# How do wavelet levels depend on one another?

I am working with wavelets for my thesis, and I would like to know if there is an intuitive dependency between the levels of a DWT.

To make it clear: The DWT performs a convolution, and then the result is downsampled, right?

Like in this example of a convolution below. Now when we downsample dyadically, we throw away every second value, right? Like this: • Can we say that 2 adjacent values in the original are projected onto 1 value in the transform?

For example, the first value in the first level of the DWT would then be "responsible" for values 1 and 2 in the original. So that we would know where e.g. a pattern in a high DWT level actually comes from.

• Does this kind of projection exist?
• If it does not work, why not?
• Is the convolution/downsampling performed differently than I imagined?

I may be a little confused by your question (intuitive dependency?) but I think these two sources will help you wrap your head around the relationship between levels in a DWT:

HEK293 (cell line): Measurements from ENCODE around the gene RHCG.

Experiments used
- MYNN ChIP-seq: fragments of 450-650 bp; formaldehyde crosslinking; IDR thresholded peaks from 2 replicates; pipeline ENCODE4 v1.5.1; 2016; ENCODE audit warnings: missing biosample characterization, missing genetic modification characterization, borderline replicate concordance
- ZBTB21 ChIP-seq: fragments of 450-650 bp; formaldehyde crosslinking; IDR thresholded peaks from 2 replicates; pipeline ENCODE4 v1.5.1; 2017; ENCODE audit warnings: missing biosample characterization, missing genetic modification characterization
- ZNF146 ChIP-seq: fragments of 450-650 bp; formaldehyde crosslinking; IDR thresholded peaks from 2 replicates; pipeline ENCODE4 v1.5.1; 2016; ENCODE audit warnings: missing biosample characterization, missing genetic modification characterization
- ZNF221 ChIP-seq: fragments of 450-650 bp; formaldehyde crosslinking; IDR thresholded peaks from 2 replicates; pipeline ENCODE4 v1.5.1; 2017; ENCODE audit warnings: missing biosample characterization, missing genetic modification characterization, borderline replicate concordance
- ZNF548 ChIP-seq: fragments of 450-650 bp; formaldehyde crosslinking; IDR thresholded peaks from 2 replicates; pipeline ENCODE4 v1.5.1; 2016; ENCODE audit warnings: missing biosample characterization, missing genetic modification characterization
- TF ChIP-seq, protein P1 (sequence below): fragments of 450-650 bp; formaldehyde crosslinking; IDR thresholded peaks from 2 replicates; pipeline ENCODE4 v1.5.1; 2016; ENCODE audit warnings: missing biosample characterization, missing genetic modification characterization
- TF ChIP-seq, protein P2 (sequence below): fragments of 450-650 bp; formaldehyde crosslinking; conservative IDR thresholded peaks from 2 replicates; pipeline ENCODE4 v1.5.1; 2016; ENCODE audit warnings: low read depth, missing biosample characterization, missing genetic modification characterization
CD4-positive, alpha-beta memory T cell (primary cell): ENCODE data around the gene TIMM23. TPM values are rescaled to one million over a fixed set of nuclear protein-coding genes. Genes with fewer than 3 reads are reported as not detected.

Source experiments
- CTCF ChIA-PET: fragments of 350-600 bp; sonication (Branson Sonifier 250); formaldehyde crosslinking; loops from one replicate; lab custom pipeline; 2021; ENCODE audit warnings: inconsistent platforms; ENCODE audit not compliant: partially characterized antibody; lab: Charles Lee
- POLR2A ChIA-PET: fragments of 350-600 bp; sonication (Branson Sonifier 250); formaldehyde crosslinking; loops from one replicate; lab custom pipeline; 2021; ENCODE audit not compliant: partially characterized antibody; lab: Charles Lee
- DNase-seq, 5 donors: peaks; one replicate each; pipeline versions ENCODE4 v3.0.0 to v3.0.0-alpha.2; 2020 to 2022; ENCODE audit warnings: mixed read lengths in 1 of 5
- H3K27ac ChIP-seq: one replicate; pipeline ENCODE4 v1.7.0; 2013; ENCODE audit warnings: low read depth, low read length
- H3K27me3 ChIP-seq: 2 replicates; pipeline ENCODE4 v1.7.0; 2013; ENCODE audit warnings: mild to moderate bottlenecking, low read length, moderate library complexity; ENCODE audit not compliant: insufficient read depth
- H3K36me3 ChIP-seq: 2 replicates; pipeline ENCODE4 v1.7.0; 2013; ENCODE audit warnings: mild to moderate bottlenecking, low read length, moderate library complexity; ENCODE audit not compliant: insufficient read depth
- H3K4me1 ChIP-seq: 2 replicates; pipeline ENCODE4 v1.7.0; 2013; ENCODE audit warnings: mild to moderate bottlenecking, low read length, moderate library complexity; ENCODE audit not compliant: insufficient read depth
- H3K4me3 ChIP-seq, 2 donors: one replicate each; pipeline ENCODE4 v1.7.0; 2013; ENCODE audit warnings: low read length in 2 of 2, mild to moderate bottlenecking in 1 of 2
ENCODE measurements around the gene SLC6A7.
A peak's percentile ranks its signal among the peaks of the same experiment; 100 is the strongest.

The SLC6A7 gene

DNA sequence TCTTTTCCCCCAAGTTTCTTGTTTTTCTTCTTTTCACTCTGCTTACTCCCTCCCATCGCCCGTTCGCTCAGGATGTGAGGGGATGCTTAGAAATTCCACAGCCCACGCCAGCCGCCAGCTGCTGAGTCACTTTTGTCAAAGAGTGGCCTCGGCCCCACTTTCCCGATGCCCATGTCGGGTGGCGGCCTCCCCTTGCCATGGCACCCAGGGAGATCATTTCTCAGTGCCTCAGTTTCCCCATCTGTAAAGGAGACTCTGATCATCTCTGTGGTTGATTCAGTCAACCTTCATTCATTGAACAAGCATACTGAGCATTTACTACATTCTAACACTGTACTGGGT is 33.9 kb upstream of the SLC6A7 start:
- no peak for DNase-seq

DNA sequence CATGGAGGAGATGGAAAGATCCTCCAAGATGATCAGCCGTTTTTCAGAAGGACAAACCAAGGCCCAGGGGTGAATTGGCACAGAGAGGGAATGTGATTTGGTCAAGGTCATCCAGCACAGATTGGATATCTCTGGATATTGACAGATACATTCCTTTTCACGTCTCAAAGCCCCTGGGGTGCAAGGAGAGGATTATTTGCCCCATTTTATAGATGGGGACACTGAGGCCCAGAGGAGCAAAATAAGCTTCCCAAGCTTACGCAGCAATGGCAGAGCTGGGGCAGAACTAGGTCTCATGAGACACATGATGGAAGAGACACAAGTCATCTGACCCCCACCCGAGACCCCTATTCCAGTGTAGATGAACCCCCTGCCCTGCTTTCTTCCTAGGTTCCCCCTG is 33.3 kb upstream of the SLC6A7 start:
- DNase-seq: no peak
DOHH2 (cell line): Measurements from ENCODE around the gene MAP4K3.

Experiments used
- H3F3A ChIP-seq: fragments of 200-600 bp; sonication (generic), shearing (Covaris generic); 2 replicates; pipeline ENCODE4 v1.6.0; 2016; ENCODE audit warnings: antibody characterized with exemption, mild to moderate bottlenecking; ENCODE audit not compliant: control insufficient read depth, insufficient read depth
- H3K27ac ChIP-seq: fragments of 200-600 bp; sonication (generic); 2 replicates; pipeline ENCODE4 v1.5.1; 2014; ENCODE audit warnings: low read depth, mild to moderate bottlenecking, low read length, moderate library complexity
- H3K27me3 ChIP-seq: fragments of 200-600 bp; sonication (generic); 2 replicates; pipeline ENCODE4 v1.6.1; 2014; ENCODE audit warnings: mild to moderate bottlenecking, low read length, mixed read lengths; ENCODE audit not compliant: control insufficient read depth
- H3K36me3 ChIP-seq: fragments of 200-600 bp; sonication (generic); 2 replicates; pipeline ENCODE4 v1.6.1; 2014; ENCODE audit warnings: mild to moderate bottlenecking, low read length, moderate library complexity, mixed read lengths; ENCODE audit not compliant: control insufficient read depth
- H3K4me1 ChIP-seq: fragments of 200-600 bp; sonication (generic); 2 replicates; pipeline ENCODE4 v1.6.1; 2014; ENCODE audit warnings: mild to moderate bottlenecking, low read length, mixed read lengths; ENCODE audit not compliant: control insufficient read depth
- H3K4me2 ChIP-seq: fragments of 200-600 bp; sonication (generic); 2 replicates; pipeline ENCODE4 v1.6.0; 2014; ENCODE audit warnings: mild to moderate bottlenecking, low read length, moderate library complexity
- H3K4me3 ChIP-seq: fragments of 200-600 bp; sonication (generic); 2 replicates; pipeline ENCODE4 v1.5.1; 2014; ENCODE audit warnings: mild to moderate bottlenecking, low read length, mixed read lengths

I think one way to think of it is because a DWT can be inverted, you can take a signal and perform a DWT on it and then you can reverse that DWT to get the original signal. So there's a clear dependance between levels in a DWT. I don't expect this answer to be accepted but i hope it can point you in the right direction to what you're looking for.

What you're missing is that the wavelet transform is a lossless conversion. If you give it $$N$$ points as an input, you must get $$N$$ points as an output.
In the case of the wavelet transform, each step gives you a low-frequency result and a high-frequency result, each with $$\frac{N}{2}$$ points. If you keep both of them (and all your math is done with infinite precision), then you can completely reconstruct the original.